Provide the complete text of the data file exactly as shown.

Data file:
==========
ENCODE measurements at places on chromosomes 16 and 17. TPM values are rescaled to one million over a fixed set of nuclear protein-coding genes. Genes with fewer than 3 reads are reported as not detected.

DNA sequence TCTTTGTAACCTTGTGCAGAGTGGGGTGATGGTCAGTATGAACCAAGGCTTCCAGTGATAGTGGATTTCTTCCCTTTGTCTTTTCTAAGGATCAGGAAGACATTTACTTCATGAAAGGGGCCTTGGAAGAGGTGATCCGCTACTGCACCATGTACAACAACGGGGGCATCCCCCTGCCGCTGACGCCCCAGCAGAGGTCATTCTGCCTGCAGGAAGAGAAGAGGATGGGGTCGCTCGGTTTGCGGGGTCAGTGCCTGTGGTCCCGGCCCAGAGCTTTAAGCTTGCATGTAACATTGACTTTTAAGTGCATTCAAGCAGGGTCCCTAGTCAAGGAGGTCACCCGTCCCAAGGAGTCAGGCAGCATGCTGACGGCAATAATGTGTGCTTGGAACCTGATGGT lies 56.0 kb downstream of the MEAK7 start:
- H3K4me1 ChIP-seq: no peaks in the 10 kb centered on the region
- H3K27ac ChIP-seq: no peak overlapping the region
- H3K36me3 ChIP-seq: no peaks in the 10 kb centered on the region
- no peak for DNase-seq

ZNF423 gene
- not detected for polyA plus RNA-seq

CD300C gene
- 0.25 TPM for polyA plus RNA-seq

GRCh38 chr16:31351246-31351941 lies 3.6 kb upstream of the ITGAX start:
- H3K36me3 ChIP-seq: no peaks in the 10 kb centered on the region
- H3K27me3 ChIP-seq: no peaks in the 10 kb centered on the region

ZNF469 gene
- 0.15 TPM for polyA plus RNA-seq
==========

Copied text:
ENCODE measurements at places on chromosomes 16 and 17. TPM values are rescaled to one million over a fixed set of nuclear protein-coding genes. Genes with fewer than 3 reads are reported as not detected.

DNA sequence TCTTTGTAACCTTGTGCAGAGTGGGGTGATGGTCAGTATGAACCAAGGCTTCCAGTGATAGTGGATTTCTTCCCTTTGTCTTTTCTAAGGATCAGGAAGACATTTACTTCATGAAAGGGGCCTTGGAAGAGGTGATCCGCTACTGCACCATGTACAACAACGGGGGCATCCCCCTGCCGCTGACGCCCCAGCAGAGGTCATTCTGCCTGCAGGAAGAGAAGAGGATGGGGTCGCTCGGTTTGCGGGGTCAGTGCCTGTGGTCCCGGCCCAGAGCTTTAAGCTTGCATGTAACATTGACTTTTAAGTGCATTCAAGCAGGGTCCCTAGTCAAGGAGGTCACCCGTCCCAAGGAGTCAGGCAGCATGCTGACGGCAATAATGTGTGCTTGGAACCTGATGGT lies 56.0 kb downstream of the MEAK7 start:
- H3K4me1 ChIP-seq: no peaks in the 10 kb centered on the region
- H3K27ac ChIP-seq: no peak overlapping the region
- H3K36me3 ChIP-seq: no peaks in the 10 kb centered on the region
- no peak for DNase-seq

ZNF423 gene
- not detected for polyA plus RNA-seq

CD300C gene
- 0.25 TPM for polyA plus RNA-seq

GRCh38 chr16:31351246-31351941 lies 3.6 kb upstream of the ITGAX start:
- H3K36me3 ChIP-seq: no peaks in the 10 kb centered on the region
- H3K27me3 ChIP-seq: no peaks in the 10 kb centered on the region

ZNF469 gene
- 0.15 TPM for polyA plus RNA-seq